The Bloomberg administration's CityTime scandal just keeps getting better-and now, according to the NYC Comptroller, it looks as if the current $700 million working model doesn't come with an owner's manual. Juan Gonzales has the story: "Will taxpayers be held hostage to the CityTime money pit for years to come? Defense giant SAIC, the main contractor on the scandal-plagued $700 million timekeeping and payroll project, failed to provide city officials with so much vital information about the system's design that no one else
can operate or maintain it. That's the astonishing conclusion of a new study of CityTime by accounting firm KPMG."
This is simply ridiculous-and as the WSJ reports, it may mean that the new way to tell city time is in perpetuity: "The KPMG report is troubling, Mr. Liu said, because it suggests the city will need SAIC "in perpetuity." "The CityTime product as it currently stands may allow the vendor to maintain an indefinite monopoly on the development and maintenance of New York City's timekeeping system," Mr. Liu said. "The emerging product holds the client—the City of New York—hostage to one company, the project's developer."
So now the City of New York, after giving SAIC hundreds of millions of dollars, has been reduced to a mendicant-as Gonzales points out: "As part of the September deal, Bloomberg also agreed to issue a new request for proposals to allow other companies to compete for maintenance and operation of the payroll system after July 1. But the KPMG report could now delay that time line for months. It concludes that "existing documentation is not currently sufficient" for the city or another private vendor to take over operation of the project. Vital system information and records were so poorly maintained, KPMG found, that before the city can look for a new vendor, it must address a half-dozen "high-priority" problems in its own information about the system. Officials are now faced with pressuring SAIC to turn over all the missing documentation. (emphasis added)
Which brings us back to the mayor's State of the City address-the one where the mayor played his little Emily Litella bit and acted as if CityTime and the snowfu never happened. But, as Clyde Haberman highlights, the mayor is trying to feign empathy-with his road show out to Staten Island supposed to signify that he isn't Manhattan-centric: "How can New Yorkers living in the “outer boroughs” — a terrible phrase sorely in need of reinvention — not feel the love emanating from Mayor Michael R. Bloomberg? He has delivered 10 State of the City addresses, and all but one of them were in locations outside Manhattan."
But the snowstorm-and the mayor's Bermuda sojourn-has convinced most New Yorkers that this act is pure zirconium: "The problem for the mayor is that New Yorkers in those four boroughs would like to feel that they are on his mind more than one day in January every year. In fact, he can point to accomplishments in their behalf. He made sure to do so on Wednesday in the baroque setting of the restored St. George Theater, near the ferry terminal on Staten Island. But reputations have a way of hardening. Mr. Bloomberg’s critics have pegged him as someone thoroughly uninterested in anything that takes place beyond his ZIP code, unless perhaps it is in District of Columbia 20500, which encompasses public housing at 1600 Pennsylvania Avenue."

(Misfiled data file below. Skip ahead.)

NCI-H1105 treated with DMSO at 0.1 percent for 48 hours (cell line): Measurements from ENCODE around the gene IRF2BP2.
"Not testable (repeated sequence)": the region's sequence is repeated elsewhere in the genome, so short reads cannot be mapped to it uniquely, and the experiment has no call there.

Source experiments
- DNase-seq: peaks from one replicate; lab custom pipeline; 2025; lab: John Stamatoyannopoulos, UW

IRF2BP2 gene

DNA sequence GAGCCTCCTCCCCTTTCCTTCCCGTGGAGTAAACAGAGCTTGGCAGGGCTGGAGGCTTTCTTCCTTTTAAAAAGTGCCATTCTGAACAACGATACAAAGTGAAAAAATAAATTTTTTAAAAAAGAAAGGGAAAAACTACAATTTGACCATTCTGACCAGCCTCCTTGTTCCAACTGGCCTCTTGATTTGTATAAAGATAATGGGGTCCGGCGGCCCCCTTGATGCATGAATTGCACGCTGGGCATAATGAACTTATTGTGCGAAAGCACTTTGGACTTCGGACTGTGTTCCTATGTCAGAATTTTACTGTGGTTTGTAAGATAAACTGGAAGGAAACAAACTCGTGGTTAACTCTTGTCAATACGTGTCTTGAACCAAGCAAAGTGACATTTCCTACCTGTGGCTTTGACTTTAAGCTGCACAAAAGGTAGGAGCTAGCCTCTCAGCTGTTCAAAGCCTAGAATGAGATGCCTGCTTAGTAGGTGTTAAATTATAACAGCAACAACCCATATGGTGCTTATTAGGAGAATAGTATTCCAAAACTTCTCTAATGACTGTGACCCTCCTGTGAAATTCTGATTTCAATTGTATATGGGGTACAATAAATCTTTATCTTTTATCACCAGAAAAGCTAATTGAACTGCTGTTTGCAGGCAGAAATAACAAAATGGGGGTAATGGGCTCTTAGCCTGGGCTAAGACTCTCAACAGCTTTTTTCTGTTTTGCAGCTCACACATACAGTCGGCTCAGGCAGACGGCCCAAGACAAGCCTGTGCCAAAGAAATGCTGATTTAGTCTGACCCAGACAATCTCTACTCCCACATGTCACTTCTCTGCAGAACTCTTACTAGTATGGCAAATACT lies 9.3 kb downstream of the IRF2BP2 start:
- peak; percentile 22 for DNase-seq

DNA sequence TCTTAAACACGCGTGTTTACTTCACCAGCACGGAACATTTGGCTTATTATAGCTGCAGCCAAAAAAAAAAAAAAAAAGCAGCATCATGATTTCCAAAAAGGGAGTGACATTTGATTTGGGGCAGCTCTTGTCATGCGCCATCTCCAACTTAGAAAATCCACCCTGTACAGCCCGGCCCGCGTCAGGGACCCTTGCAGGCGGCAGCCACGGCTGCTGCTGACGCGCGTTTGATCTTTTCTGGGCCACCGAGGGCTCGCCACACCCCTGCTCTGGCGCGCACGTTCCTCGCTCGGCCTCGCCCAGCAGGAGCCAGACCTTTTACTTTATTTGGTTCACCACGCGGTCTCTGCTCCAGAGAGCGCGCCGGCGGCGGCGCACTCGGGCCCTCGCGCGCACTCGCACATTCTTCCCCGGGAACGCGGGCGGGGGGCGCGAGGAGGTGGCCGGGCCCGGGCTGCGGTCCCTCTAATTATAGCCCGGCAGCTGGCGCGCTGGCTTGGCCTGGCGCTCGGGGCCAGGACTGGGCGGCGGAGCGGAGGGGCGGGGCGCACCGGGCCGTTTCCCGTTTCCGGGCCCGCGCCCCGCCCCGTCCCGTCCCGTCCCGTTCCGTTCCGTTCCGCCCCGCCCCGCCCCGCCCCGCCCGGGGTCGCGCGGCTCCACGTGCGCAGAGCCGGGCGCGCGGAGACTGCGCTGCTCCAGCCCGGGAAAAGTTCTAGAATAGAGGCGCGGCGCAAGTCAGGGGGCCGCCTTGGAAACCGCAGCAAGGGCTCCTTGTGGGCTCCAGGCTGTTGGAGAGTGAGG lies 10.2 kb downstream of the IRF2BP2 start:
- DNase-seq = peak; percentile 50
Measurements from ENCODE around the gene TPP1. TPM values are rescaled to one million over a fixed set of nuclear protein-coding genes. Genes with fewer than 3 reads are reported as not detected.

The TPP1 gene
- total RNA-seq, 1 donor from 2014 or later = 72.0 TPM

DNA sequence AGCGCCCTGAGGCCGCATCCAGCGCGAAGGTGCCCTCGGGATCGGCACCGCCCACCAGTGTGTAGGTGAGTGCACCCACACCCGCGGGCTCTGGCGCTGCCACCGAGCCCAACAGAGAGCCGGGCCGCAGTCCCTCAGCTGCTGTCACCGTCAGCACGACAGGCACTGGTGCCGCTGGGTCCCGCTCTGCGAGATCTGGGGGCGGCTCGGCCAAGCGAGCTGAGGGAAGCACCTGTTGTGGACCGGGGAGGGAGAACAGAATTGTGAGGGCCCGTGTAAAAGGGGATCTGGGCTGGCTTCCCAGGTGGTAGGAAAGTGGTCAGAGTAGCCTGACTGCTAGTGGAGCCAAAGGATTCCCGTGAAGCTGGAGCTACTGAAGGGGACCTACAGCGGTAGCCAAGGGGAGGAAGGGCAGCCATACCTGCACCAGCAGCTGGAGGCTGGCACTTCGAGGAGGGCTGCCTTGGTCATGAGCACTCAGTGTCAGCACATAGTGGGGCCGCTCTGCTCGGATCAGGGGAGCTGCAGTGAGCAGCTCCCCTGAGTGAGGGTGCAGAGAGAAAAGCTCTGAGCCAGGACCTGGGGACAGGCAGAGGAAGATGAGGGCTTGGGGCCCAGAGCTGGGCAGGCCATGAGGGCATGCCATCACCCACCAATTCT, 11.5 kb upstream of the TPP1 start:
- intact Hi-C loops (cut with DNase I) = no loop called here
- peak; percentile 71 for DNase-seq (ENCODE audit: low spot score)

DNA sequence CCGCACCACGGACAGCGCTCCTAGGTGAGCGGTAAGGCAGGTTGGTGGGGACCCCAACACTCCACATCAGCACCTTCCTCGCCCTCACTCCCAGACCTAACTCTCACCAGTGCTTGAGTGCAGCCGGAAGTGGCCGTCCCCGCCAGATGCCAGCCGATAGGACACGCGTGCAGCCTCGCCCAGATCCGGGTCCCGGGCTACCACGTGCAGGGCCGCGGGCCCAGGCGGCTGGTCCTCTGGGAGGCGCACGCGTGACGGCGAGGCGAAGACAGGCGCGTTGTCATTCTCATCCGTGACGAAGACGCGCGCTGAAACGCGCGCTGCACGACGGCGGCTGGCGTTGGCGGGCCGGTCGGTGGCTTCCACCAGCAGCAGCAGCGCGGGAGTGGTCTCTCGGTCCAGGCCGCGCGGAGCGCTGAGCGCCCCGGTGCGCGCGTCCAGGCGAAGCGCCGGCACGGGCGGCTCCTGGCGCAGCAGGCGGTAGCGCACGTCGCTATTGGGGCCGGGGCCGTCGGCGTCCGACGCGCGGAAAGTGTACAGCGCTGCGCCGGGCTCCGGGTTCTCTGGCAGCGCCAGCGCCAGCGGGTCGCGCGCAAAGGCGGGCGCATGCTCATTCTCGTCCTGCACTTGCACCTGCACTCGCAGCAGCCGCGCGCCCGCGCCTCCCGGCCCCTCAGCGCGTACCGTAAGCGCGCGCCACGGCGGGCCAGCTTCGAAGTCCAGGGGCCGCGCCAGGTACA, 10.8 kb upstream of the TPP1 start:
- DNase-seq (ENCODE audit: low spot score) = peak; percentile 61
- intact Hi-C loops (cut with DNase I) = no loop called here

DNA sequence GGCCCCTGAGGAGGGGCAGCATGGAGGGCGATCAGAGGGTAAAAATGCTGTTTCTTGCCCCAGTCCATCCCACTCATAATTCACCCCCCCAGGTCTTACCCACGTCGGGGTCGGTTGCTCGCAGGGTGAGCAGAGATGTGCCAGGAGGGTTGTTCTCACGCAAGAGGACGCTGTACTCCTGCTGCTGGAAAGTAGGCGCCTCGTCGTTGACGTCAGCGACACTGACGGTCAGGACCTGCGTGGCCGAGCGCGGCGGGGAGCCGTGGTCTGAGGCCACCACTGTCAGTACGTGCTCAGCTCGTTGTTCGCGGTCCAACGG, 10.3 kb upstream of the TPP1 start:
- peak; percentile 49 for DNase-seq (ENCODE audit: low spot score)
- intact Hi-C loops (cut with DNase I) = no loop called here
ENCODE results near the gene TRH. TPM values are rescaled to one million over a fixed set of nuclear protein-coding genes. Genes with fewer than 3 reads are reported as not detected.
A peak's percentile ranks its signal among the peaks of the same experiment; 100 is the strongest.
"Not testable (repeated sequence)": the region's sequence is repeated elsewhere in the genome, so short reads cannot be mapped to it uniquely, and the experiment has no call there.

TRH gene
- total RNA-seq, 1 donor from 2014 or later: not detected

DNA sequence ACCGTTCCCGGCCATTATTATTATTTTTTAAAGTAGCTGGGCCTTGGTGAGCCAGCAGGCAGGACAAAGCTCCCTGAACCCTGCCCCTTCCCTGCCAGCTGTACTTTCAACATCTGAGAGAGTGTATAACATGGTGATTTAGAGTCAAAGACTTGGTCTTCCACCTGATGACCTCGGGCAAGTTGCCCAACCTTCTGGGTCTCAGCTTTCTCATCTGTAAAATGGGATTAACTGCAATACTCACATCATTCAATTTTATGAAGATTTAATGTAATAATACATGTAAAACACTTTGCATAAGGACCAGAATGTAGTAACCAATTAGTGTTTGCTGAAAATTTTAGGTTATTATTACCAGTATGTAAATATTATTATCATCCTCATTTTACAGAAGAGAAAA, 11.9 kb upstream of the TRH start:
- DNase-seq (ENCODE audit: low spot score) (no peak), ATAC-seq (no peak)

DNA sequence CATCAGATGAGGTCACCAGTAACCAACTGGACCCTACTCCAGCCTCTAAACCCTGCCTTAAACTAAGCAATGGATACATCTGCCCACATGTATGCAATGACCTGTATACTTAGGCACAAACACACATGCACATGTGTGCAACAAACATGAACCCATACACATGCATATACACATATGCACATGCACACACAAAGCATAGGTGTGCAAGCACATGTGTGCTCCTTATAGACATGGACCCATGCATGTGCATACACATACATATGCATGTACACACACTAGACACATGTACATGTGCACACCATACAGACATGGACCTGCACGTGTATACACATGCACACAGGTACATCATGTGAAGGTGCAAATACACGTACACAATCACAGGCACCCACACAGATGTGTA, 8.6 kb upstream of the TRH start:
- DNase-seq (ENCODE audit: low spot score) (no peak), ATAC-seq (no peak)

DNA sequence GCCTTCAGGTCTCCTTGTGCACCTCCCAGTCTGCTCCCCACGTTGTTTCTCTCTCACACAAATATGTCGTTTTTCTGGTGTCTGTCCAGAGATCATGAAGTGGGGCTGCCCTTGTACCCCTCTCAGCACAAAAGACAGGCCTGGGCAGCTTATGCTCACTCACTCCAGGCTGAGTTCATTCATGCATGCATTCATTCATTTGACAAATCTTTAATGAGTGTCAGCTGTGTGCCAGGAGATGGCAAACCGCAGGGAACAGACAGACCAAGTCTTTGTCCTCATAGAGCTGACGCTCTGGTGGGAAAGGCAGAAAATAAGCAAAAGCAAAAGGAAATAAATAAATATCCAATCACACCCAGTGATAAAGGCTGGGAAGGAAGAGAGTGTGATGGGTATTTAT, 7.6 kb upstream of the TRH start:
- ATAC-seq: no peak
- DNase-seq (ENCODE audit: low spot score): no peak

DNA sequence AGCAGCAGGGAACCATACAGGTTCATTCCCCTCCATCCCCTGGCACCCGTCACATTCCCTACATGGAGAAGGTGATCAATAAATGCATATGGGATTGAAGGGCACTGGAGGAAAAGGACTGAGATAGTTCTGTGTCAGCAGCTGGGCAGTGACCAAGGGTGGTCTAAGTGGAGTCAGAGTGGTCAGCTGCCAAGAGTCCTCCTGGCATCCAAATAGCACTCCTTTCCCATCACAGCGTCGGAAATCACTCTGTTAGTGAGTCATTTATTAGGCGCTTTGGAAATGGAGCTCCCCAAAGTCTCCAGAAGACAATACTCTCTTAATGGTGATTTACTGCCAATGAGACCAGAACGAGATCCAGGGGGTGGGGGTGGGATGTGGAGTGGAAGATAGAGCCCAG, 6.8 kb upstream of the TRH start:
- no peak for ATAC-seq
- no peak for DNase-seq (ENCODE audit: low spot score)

The reality is that Mike Bloomberg spends more time in Bermuda and, God knows where else most weekends, than he has ever spent in Queens, Brooklyn or the Bronx. It's getting so bad that Bloomberg may soon be able to avoid paying the city income tax. Haberman, however, feels that the criticism of the mayor's absence is becoming a bit extreme: "A few of them criticized Mr. Bloomberg for ignoring the snowstorm in his speech on Wednesday instead of flagellating himself and his minions one more time. That the storm caused misery and perhaps even tragedy is indisputable. But the assaults on the administration have begun to look like piling on."
Really? Bloomberg has been able to avoid criticism for the better part of nine years-and sneak off on weekends with nary a reporter or editor seeing this as any kind of a problem. So to us, it is only appears to be piling on because of how minimal the criticism he has been subject to for so many years. And the mayor's failures that were revealed so dramatically in December, erode his well crafted imagine of competence-an image that has been shattered not only be the reality of his under performance, but his absence from the scene as well.
Which brings us back to CityTime, a computer project that dramatizes the inattention of the mayor to the mundane tasks of governance-and in an area where his private sector success was cultivated, which makes the failure even more grievous. We'll give Juan Gonzales the last word here, but it won't be the last word on the CityTime debacle: "Now we learn that for $700 million, the city got a system it can't operate itself. Bloomberg would never allow an outside vendor to exercise such unprecedented control over the computer systems of his own company. So why does he accept it for the payroll system of New York City workers?"